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Regional News of Monday, 2 August 2021


Paramount chief of Yilo Krobo wants escrow account managed by Krobo traditional councils

Paramount chief of the Yilo Krobo Traditional Area, Nene Oklepeme Nuer Anorbaa Sasraku II Paramount chief of the Yilo Krobo Traditional Area, Nene Oklepeme Nuer Anorbaa Sasraku II

Correspondence from Eastern Region

The Paramount chief of the Yilo Krobo Traditional Area in the Eastern Region, says traditional leaders of the Yilo and Manya Krobo Traditional Areas in the Eastern Region are better placed to manage the escrow account which has been the subject of controversy for seventeen years.

Nene Oklepeme Nuer Anorbaa Sasraku II, said the government cannot lay claims to the account as its source of finance for the fulfillment of its responsibilities towards the Krobo people as the two traditional councils must be allowed to determine the priorities to put the GHC 13million.

The chief was responding to suggestions by the Eastern Regional Minister, Seth Kwame Acheampong who said the money which has been locked up for several years would be used to address the perennial water challenges in the areas.

The Regional Minister while addressing a stakeholders forum by the Ghana Water Company Limited in Somanya in June promised to pursue the GHC 13 million locked up in an escrow account for the Krobo people.

He, however, added that part of the amount would be used to improve the water supply in the area.

The money in the escrow account is said to have come from the royalty of limestone being mined in Odugblase.

The fund, however, has been inaccessible for the past seventeen years due to a misunderstanding between the Yilo and Manya Krobo traditional councils over the rightful owners of the concession.

"GHC 13 million is lying in Krobo escrow account and Krobos cannot access it because we are fighting and hurting ourselves over it. Our resource [Limestone at Odugblase] is being taken away and we are not benefitting from it.

I am determined as the Regional Minister to get Kroboland to access that fund. I’m serious about it and I will do it. The water system that we are waiting for the government to come and fix, we will use that money to develop it and take the revenue and use that revenue generated for other purposes.”

His suggestion did not sit well with some Krobo indigenes who argued that the amount cannot be used for purposes such as the provision of water which is a basic responsibility of the government.

The Konor who agreed that water challenges in the two areas must be addressed since the problem has persisted over the years disagreed with the plans of the minister towards the money, arguing that the government has already accessed what is due them from the proceeds of the mining activities and the rest should serve as compensation for the destruction caused during the activities.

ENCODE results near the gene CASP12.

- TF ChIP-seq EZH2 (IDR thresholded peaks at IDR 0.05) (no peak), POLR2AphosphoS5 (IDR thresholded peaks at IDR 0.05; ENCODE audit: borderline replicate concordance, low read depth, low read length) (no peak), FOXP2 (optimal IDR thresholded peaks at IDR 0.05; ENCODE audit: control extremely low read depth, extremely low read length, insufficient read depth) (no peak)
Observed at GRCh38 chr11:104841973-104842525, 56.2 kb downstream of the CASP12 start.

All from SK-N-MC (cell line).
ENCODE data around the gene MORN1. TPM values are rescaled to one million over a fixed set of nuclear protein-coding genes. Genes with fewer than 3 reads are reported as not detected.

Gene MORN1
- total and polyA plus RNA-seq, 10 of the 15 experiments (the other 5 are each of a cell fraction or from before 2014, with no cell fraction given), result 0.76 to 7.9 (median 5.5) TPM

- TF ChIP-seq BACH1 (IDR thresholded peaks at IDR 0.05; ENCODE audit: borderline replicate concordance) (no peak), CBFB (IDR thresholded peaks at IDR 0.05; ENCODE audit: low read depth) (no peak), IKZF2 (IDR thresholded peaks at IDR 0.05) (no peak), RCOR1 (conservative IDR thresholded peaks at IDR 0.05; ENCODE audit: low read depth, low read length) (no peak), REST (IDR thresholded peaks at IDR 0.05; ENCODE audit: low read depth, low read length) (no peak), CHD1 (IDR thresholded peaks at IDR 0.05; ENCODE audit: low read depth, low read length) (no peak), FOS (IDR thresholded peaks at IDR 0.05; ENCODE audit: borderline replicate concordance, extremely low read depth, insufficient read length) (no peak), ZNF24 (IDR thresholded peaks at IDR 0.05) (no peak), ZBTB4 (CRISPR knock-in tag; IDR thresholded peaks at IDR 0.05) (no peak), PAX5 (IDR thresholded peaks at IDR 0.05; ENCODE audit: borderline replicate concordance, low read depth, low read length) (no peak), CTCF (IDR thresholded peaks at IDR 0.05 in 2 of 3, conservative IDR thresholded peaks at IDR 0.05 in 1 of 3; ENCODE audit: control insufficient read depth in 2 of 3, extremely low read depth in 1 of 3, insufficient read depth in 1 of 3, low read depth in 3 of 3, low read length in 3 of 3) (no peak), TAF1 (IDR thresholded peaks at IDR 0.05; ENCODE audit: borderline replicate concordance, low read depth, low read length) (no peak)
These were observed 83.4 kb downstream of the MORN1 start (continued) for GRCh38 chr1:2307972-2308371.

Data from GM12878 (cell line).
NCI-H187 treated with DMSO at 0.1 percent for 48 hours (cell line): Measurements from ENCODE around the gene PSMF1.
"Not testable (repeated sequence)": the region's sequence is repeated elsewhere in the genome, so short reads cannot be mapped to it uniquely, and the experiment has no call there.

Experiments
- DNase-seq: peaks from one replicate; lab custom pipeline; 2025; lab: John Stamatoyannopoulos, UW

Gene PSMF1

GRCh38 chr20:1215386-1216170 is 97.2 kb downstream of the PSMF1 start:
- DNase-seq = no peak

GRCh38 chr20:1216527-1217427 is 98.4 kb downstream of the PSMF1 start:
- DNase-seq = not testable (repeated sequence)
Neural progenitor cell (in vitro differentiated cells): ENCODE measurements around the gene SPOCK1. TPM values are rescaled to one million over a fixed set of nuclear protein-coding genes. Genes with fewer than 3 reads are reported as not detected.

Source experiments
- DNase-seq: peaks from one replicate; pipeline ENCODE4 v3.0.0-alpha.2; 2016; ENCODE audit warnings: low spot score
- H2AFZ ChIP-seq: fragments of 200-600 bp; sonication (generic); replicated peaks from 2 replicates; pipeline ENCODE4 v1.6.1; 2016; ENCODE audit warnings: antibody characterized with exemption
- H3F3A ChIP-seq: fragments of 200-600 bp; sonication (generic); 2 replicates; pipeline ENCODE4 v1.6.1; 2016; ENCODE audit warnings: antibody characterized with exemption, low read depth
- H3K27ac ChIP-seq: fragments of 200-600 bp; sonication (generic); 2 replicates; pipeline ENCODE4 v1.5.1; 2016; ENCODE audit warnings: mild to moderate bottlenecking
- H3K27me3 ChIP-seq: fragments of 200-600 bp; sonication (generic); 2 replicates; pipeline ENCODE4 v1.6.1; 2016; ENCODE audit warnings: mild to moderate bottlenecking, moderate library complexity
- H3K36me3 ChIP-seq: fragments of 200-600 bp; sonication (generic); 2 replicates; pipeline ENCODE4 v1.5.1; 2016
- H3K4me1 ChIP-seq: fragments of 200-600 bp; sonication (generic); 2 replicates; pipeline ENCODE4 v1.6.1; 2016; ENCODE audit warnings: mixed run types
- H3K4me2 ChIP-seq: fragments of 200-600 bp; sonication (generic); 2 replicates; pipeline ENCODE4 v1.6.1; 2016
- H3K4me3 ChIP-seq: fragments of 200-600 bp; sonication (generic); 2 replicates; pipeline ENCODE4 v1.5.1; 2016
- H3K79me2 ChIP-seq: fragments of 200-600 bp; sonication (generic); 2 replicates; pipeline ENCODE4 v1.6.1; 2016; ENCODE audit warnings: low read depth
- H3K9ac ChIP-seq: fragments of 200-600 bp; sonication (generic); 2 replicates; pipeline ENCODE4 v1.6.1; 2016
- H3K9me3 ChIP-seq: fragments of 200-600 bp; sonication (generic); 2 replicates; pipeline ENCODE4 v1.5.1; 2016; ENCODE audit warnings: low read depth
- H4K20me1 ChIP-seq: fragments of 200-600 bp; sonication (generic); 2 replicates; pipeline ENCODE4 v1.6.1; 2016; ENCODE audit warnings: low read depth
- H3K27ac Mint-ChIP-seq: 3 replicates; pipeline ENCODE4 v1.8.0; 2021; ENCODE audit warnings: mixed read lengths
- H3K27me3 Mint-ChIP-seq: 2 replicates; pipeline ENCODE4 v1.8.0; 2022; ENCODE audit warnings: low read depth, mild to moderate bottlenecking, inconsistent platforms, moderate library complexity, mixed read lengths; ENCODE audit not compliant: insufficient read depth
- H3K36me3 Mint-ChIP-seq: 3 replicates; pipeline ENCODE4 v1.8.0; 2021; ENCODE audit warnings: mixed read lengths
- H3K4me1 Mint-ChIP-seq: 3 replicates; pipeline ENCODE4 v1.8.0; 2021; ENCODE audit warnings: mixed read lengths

“If the honourable minister says the money must be given to him, the money is a proceed from mining activities in the two districts and government gave the concession to GHACEM. After the government took its proceeds and caused destruction to our lands, what is left is the royalties for the chiefs and people of Krobo. So this is not money the government can take to execute its mandate to the Krobo people,” said the chief.

Nene Oklepeme emphasized that the chiefs don't find it right with the government to take the little that must be given to them to develop the communities.

“Among the chiefs, we don't find it right with the government to take the little that must be given to the chiefs to develop the communities...we disagree with this suggestion,” he stated.

He questioned the fulfillment of the Corporate Social Responsibilities (CSR) of the companies involved in the mining activities and wondered what informed the basis of the minister’s comments.

He quizzed: “What are the corporate social responsibilities of the mining companies for the chiefs and people of Yilo and Manya Krobo?"

According to him, the least government could do is to ensure that the mining companies honour these responsibilities to the people such as the provision of basic amenities.

“Your vehicles are destroying our roads and government is supposed to ensure that these things are done but they have mined their limestone and the government still has its eyes on the little that must be given to the chiefs to develop their communities,” he asserted.

The Paramount Chief said contrary to popular perceptions, no royalties from the mining activities are paid to the Yilo Krobo traditional council.

“Since I assumed this throne, no royalties have been paid to the Yilo Krobo Traditional Council or any chief; they must pay [royalties] because when you go to other parts of the country where gold is mined, royalties are paid to the traditional councils which are used for developmental purposes. So if they are mining limestone over here, it is important that something is paid to us,” he stressed.

In 2004, a concession was granted to Ghana Cement Limited (GHACEM) to mine limestone at Odugblase for the production of Portland cement.

Commencement of mining operations of the 2 million dollar investment was inaugurated by the then President, John Agyekum Kufuor on Monday, November 17, 2004, and will be in operation till 2024.

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